- If you do want to fight, make it memorable. The writer is always looking for material.
I actually did craft an exchange of dialogue in one novel based on a string of comments from a Facebook discussion. Some of the more memorable conversations and/or arguments definitely make good fodder. However, no one from the original discussion died in the resulting book.
- If your writer wanders off at a party, don’t panic. Writers love to inspect the host’s bookshelves and medicine cabinets.
I can honestly say I don’t peek into cabinets or drawers in other people’s homes or offices. That’s just rude, but I do peruse your movie collection, if for no other reason than to see if you’re bold enough to display your porn alongside the mainstream titles. I’ll also definitely be checking out your bookshelves...mostly to see if any of my books are there, and I then judge you accordingly.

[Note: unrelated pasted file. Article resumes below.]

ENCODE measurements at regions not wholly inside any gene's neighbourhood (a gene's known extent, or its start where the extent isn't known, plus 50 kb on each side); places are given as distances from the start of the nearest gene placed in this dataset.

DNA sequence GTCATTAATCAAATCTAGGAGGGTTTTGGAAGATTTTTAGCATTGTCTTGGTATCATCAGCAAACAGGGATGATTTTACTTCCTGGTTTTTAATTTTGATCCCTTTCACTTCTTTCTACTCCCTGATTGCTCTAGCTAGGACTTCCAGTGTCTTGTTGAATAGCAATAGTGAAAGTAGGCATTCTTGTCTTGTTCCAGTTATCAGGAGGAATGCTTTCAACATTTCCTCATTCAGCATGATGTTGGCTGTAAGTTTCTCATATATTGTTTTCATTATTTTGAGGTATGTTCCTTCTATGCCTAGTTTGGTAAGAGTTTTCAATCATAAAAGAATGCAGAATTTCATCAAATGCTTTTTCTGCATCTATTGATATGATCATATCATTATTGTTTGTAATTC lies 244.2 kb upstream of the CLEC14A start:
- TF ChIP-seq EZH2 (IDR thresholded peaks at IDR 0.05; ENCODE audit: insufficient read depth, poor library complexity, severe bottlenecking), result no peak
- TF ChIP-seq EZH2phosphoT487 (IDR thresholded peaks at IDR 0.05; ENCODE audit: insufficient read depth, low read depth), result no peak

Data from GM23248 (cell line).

- Buy your writer notebooks and cute pens as gifts. Do not buy flowers. Chocolate is also acceptable.
I’m not much of a flower person, but I imagine at least someone out there would appreciate the thought. I’m okay with notebooks, but feel free to substitute “vodka” where it says “cute pens.” In fact, sub it for “notebooks,” too. On the other hand, the chocolate is always welcome.
- Leave your writer alone when a rejection letter arrives. After the deadly silence, screaming, crying, moaning and muttering have subsided, offer your writer a cup of coffee or tea. And a cupcake. Add a huge hug.
I know no writer who gets that worked up over a rejection. It happens to all of us, and it’s just part of the game, right? Personally, I shrug it off, see if there’s anything in the rejection letter I can use to improve the story I submitted, and then I move on. This goes double for bad reviews, which we all get, too. Stuff happens, but feel free to send along the cupcakes. They can’t hurt.